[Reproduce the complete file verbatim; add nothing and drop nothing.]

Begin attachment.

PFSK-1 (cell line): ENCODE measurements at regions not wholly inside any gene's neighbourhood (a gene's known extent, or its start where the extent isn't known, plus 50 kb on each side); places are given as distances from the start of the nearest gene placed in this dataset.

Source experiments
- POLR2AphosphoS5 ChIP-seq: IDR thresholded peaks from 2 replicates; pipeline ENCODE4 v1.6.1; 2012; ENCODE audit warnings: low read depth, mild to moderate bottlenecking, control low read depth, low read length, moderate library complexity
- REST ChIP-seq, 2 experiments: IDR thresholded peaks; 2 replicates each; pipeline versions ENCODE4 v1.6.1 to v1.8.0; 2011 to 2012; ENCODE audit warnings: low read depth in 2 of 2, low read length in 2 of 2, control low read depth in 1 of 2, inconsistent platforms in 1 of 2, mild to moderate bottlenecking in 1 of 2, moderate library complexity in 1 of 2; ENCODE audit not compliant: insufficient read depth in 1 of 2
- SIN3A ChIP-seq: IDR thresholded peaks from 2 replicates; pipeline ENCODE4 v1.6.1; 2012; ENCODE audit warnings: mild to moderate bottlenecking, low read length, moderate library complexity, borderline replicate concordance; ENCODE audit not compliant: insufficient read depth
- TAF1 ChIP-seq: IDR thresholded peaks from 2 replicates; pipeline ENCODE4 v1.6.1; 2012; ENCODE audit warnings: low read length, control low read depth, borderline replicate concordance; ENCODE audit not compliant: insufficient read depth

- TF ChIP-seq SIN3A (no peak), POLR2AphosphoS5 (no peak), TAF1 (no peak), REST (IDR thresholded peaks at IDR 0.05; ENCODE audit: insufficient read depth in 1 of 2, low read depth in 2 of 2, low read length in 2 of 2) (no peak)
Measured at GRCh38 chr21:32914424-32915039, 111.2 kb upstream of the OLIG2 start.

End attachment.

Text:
PFSK-1 (cell line): ENCODE measurements at regions not wholly inside any gene's neighbourhood (a gene's known extent, or its start where the extent isn't known, plus 50 kb on each side); places are given as distances from the start of the nearest gene placed in this dataset.

Source experiments
- POLR2AphosphoS5 ChIP-seq: IDR thresholded peaks from 2 replicates; pipeline ENCODE4 v1.6.1; 2012; ENCODE audit warnings: low read depth, mild to moderate bottlenecking, control low read depth, low read length, moderate library complexity
- REST ChIP-seq, 2 experiments: IDR thresholded peaks; 2 replicates each; pipeline versions ENCODE4 v1.6.1 to v1.8.0; 2011 to 2012; ENCODE audit warnings: low read depth in 2 of 2, low read length in 2 of 2, control low read depth in 1 of 2, inconsistent platforms in 1 of 2, mild to moderate bottlenecking in 1 of 2, moderate library complexity in 1 of 2; ENCODE audit not compliant: insufficient read depth in 1 of 2
- SIN3A ChIP-seq: IDR thresholded peaks from 2 replicates; pipeline ENCODE4 v1.6.1; 2012; ENCODE audit warnings: mild to moderate bottlenecking, low read length, moderate library complexity, borderline replicate concordance; ENCODE audit not compliant: insufficient read depth
- TAF1 ChIP-seq: IDR thresholded peaks from 2 replicates; pipeline ENCODE4 v1.6.1; 2012; ENCODE audit warnings: low read length, control low read depth, borderline replicate concordance; ENCODE audit not compliant: insufficient read depth

- TF ChIP-seq SIN3A (no peak), POLR2AphosphoS5 (no peak), TAF1 (no peak), REST (IDR thresholded peaks at IDR 0.05; ENCODE audit: insufficient read depth in 1 of 2, low read depth in 2 of 2, low read length in 2 of 2) (no peak)
Measured at GRCh38 chr21:32914424-32915039, 111.2 kb upstream of the OLIG2 start.